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Broadcom ousts ServerWorks chief

ServerWorks founder and leader Raju Vegesna is ousted because of disagreements over operational issues, such as the strategic direction the subsidiary should take.

Chipmaker Broadcom shook up the Intel server market Wednesday, ousting the head of its ServerWorks subsidiary, a crucial supplier of components to IBM, Hewlett-Packard and Dell Computer.

Broadcom, which makes communications and networking chips, replaced ServerWorks founder Raju Vegesna with Duane R. Dickhut, who joined Broadcom in January, the Irvine, Calif.-based company said Wednesday.

"Recently, there have been disagreements between the ServerWorks and Broadcom management teams over a number of operational issues and the strategic direction of ServerWorks and how the business fits into Broadcom's long-term plans," Broadcom Chief Executive Alan "Lanny" Ross said in a statement.

"In view of concern over these issues, we felt that Broadcom's long-term interests would be best served by the actions we have taken today," Ross said.

The change doesn't bode well for Broadcom, with ServerWorks being one of its strongest divisions, said UBS Warburg securities analyst Alex Gauna.

"In my opinion this will be a negative for Broadcom," Gauna said. "I think Raju was a very capable manager and engineer, and I think his skills and customer relationships will be missed by Broadcom."

Differences between Broadcom management and Vegesna included "product vision, road map, what products and technologies would be integrated with others, and how to best present the company's total capabilities to customers," Bill Reuhle, Broadcom's chief financial officer, said in an interview.

ServerWorks brought in hundreds of millions of dollars in revenue annually, Ruehle said. Given the magnitude of that revenue, Vegesna's removal "could be cataclysmic for 2004," Gauna said.

Vegesna couldn't immediately be reached for comment.

ServerWorks makes chipsets, which join a server's main processor to memory, other processors and input-output systems. The company's chief competitor is Intel. Broadcom acquired the Silicon Valley start-up in 2001.

Servers are crucial computers that handle network chores such as company finances or e-mail, and Intel servers are an increasingly important part of that overall market. Gartner projects that Intel servers will be the single largest part of the market in 2003.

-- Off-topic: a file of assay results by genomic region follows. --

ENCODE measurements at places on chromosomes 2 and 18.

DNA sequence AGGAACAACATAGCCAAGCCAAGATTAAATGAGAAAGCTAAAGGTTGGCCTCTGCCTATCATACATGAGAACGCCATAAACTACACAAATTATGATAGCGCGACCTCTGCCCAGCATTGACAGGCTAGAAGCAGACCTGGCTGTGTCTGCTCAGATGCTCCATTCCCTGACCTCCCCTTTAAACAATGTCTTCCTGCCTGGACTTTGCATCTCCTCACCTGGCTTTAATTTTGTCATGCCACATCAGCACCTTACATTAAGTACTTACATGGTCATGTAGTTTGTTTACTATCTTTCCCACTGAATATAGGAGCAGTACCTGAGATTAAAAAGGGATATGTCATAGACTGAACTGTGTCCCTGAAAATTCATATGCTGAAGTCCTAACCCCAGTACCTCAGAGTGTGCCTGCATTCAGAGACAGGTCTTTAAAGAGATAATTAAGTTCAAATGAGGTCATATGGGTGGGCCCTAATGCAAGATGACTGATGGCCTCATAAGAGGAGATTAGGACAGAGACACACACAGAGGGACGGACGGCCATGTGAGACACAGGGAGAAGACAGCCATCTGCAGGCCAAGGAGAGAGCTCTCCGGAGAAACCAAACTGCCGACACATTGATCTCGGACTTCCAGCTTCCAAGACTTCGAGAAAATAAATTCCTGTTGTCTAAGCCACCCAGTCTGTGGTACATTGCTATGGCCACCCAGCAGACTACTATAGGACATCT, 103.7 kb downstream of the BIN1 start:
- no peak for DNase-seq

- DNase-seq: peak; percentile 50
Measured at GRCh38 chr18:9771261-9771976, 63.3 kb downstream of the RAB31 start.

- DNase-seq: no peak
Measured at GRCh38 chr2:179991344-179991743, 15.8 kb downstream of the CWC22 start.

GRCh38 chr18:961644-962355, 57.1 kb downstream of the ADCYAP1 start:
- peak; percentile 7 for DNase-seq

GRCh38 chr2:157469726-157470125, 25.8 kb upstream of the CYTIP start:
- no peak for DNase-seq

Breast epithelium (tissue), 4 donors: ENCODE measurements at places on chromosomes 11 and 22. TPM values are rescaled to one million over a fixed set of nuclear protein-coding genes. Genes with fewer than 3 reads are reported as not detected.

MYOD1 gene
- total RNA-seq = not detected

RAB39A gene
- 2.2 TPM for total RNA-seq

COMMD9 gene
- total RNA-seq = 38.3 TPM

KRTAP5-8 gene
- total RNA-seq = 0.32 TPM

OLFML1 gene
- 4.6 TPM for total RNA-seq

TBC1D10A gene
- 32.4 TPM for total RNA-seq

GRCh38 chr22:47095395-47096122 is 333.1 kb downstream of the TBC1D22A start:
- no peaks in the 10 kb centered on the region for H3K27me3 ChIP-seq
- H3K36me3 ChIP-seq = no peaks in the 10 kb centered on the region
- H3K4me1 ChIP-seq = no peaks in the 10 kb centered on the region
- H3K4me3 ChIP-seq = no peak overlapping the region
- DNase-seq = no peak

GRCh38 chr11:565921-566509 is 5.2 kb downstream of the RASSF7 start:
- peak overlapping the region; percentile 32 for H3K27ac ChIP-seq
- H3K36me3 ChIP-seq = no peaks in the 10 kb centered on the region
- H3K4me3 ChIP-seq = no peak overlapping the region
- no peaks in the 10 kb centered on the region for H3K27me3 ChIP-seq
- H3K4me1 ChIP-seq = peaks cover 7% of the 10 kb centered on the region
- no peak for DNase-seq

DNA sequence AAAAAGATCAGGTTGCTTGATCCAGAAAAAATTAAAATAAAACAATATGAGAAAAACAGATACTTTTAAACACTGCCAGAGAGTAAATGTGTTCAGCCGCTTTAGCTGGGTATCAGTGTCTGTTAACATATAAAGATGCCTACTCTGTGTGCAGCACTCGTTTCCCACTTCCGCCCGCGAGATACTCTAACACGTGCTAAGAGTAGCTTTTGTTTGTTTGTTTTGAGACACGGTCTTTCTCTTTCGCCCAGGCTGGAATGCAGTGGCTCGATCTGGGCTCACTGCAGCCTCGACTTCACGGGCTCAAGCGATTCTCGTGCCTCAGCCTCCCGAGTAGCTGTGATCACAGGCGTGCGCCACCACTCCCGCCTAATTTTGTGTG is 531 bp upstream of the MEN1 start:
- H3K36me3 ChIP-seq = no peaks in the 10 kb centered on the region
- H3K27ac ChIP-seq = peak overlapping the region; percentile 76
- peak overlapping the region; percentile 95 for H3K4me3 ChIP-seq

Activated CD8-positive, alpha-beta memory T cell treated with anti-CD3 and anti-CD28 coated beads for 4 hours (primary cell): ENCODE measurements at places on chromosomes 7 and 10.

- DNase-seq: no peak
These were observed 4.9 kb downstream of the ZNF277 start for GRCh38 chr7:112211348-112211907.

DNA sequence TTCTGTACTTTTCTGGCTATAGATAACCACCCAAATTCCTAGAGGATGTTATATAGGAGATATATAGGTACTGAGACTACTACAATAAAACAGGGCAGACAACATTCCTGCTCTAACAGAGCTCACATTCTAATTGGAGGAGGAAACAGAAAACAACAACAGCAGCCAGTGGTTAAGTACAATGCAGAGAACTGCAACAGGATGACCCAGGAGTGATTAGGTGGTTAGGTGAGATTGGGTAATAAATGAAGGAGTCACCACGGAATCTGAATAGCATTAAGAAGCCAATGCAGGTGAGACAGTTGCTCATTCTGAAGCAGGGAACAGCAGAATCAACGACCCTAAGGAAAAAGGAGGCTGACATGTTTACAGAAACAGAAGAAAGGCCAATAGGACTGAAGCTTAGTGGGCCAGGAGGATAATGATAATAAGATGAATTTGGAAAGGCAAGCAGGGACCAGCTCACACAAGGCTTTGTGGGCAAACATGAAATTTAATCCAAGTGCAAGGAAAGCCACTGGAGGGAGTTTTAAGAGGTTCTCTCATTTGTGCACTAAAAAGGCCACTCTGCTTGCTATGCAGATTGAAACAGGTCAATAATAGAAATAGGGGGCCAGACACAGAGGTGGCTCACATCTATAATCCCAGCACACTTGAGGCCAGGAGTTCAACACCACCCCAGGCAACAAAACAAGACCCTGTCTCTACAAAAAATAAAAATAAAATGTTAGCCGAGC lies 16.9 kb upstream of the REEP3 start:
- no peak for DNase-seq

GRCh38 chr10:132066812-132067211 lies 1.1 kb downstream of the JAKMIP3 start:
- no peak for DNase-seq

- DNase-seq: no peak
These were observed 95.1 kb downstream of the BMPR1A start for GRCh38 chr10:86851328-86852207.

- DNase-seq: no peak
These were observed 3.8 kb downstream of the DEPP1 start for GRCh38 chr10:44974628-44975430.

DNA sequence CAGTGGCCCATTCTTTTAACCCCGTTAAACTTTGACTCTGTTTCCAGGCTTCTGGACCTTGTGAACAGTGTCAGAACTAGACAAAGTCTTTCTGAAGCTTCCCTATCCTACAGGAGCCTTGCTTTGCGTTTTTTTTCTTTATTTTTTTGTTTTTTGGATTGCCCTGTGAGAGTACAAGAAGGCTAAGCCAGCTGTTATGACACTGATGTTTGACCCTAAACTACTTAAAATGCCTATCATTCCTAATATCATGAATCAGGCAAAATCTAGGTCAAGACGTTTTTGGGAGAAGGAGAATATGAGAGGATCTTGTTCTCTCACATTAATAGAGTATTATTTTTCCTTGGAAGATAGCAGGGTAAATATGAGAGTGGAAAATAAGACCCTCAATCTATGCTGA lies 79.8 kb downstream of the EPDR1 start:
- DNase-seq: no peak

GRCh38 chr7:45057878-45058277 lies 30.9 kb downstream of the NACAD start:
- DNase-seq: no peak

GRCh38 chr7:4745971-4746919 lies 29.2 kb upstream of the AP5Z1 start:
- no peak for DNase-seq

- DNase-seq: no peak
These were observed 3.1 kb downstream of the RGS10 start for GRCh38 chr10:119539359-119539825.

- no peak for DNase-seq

Dickhut previously led Broadcom's Broadband Processor group and joined the company in January from Sonicblue. He's had extensive experience in the server market, running the Intel server group at Digital Equipment.

Ripple effect?
Vegesna's ouster could have implications for others at ServerWorks. "Raju had a close and loyal cadre of executives working for him," Insight64 analyst Nathan Brookwood said.

Indeed, a "handful" of other ServerWorks personnel are losing their jobs as a result of the action, Reuhle said, declining to say whether they may be reassigned to new positions.

Voice mail for David Pulling, ServerWorks' vice president of marketing, and Kimball Brown, vice president of business development, said neither executive works for Broadcom anymore.

There have been cases in which ServerWorks and Broadcom were able to bundle their products together, but "there are other possibilities that haven't been adequately addressed," Ruehle said.

Successful cooperation included incorporation of gigabit-per-second Ethernet chips into the server chipsets, Brookwood said.

Intel's processors have been used in ever more powerful servers, but the Santa Clara, Calif., chipmaker struggled to produce server chipsets in the late 1990s and has relied on ServerWorks for much of its push into the server market. Now, though, that reliance is decreasing.

ServerWorks chipsets in the past have been used in about 85 percent to 90 percent of server designs using Intel processors, Gauna said. Today, they're "more like 75 percent with the current round and heading lower," he said.

One key problem for ServerWorks in the future could be the arrival of a faster connection between processors and the chipset, a connection called the front-side bus. Intel announced an agreement with ServerWorks in 2000 that gives the company access to Intel's bus designs through 2008, but Gauna said Intel isn't likely to help ServerWorks with a coming front-side bust that runs at a speed of 800MHz.

ServerWorks "can reverse-engineer the front-side bus, but it's not looking like they're going to get Intel's help at this time," Gauna said.

Intel and ServerWorks don't see eye to eye when it comes to the future way that expansion cards such as network cards will plug into servers, a task currently handled by PCI technology. Intel, along with Dell, favors a switch as soon as possible to a successor called PCI Express. ServerWorks, along with key allies HP and IBM, prefers a less radical successor called PCI-X 2.0, with later versions of PCI Express as a longer-term possibility.